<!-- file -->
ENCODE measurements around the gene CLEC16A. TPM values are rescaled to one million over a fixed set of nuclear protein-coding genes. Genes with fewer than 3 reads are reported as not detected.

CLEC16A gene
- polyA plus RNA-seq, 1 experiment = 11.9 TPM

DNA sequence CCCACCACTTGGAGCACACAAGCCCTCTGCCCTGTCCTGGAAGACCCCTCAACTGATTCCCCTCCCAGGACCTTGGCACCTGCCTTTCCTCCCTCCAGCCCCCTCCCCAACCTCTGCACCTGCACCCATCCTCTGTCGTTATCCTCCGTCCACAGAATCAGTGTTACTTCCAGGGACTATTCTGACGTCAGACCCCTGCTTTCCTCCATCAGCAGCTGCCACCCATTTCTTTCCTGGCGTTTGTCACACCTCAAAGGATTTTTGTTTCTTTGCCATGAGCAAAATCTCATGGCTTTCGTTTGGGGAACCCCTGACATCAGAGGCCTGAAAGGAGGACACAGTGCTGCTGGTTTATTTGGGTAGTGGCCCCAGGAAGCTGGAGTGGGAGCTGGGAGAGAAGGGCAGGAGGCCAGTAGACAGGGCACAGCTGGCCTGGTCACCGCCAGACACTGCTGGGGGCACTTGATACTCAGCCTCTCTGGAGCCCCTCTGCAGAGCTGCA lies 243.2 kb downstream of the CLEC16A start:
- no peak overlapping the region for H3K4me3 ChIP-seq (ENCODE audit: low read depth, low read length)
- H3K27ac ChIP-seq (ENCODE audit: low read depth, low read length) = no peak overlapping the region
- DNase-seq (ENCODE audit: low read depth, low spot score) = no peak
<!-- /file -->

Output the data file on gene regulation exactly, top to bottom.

ENCODE measurements around the gene CLEC16A. TPM values are rescaled to one million over a fixed set of nuclear protein-coding genes. Genes with fewer than 3 reads are reported as not detected.

CLEC16A gene
- polyA plus RNA-seq, 1 experiment = 11.9 TPM

DNA sequence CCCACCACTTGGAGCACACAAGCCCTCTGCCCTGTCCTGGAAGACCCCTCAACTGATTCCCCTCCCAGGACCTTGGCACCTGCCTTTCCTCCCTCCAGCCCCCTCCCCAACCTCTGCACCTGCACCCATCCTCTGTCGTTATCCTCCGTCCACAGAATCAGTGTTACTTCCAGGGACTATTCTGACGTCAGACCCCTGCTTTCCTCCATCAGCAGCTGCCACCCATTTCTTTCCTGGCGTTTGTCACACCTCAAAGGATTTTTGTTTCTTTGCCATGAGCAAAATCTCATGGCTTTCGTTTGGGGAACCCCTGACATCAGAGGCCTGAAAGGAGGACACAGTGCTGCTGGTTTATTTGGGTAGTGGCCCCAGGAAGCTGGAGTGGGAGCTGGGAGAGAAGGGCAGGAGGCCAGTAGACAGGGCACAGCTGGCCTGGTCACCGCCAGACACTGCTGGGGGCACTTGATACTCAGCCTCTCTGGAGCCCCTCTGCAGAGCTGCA lies 243.2 kb downstream of the CLEC16A start:
- no peak overlapping the region for H3K4me3 ChIP-seq (ENCODE audit: low read depth, low read length)
- H3K27ac ChIP-seq (ENCODE audit: low read depth, low read length) = no peak overlapping the region
- DNase-seq (ENCODE audit: low read depth, low spot score) = no peak